George Harrison's long, intensely intimate relationship with Indian mysticism, music and Hinduism sent his wife and son on a pilgrimage to the holy Ganges River, where religious authorities said the f

George Harrison's long, intensely intimate relationship with Indian mysticism, music and Hinduism sent his wife and son on a pilgrimage to the holy Ganges River, where religious authorities said the former Beatles' ashes would be scattered in a ceremony before dawn tomorrow (Dec. 4). Harrison, 58, died of cancer in Los Angeles on Thursday and was reportedly cremated hours after his death.

His widow, Olivia, and his 23-year-old son, Dhani, were to be accompanied to New Delhi by two Hare Krishna devotees who performed Hindu rites on Harrison's ashes with the family in London, according to a New Delhi spokesman for the International Society of Krishna Consciousness.

The society said its representatives in London had been in contact with Harrison's family. The family's spokesperson would not discuss any details or confirm any aspect of the reports.

In a tradition dating back more than 3,500 years, Hindus are cremated on riversides and their ashes immersed in holy waters. Hindus believe this ritual releases the soul from the body for its heavenward journey, and frees it from the cycle of reincarnation.

"It is a great loss to us," a spokesperson for the New Delhi chapter of the International Society of Krishna Consciousness. "When he was leaving his body, our devotees were chanting songs of Krishna by his bedside. We give him all the credit for spreading our thoughts in Europe and the U.S.A."

Another spokesperson for the Hare Krishnas said the Harrisons were expected to arrive before dawn tomorrow to scatter some of Harrison's ashes in the Ganges in the northern city of Varanasi. An urn will be kept at the Krishna temple for the public to offer their last respects before the ashes are immersed in the Ganges River at the Dashaswamedh ritual bathing area.

Hare Krishna officials said the ashes would also be sprinkled off Allahabad, where the Ganges and Yamuna Rivers converge -- and according to Hindu tradition are joined by a third holy river, the mythical Saraswati.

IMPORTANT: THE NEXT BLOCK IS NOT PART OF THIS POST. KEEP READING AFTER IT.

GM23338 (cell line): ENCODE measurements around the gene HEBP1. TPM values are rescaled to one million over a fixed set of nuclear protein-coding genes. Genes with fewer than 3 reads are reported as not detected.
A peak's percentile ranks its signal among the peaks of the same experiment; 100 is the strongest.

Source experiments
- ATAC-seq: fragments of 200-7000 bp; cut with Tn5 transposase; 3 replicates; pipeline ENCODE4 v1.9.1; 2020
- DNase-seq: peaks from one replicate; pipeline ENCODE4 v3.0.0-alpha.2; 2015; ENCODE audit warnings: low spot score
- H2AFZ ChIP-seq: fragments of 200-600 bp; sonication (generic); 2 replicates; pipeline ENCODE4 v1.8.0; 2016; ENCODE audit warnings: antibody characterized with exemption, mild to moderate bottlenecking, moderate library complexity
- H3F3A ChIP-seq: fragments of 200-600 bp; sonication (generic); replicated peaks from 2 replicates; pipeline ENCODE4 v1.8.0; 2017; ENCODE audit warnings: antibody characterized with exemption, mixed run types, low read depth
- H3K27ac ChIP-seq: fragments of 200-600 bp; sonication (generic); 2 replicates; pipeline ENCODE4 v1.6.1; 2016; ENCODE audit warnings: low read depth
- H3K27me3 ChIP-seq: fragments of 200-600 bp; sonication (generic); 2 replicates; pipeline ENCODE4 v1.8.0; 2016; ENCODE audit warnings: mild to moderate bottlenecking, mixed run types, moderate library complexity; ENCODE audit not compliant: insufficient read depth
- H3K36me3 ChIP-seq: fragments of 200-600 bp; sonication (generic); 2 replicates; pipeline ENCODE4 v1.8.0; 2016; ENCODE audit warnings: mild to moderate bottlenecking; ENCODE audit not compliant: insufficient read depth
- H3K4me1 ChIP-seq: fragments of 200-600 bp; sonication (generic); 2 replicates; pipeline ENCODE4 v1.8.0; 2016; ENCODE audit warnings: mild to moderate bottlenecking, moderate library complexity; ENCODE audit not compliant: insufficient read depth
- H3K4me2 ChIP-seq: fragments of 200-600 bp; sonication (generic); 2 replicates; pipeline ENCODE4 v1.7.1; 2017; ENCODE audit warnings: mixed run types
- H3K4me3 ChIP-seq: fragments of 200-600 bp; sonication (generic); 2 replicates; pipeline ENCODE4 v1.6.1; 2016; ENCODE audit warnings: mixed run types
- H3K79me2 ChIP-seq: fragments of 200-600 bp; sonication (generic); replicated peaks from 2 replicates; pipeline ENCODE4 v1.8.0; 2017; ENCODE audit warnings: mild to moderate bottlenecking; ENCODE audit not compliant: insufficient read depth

Harrison, known as the "quiet Beatle," had a long, intensely intimate relationship with Indian mysticism and music. London-based Hare Krishna devotee Mukund Goswami introduced Harrison to the movement's founder, Srila Prabhupada. He later donated one of his studios, spread over 14 acres in London, to the Hare Krishnas. In one of his most popular songs, "My Sweet Lord," Harrison chants Hare Krishna.

Krishna is one of the most popular Hindu gods. Hindu mythology describes him as a mischievous character born into a cow herder's family. He was seen as a shrewd manipulator who plotted to kill exploiting rulers and mobilized farmers to defend their rights. Krishna's views on the immortality of the soul were compiled in one of India's holiest books of scriptures, the Bhagwad Gita.

In 1966, after the Beatles had stopped touring, Harrison traveled to India to study the sitar with Ravi Shankar. Shankar, whom Harrison helped make famous during the Beatles visits to India, was present during Harrison's final hours in California. "We spent the day before with him, and even then he looked so peaceful, surrounded by love," Shankar said in a statement.

In 1967, Harrison introduced the other Beatles to the teaching of the Maharishi Mahesh Yogi, and all four took up transcendental meditation. Harrison and John Lennon traveled to Rishikesh, a holy city in northern India, to study with the Maharishi.


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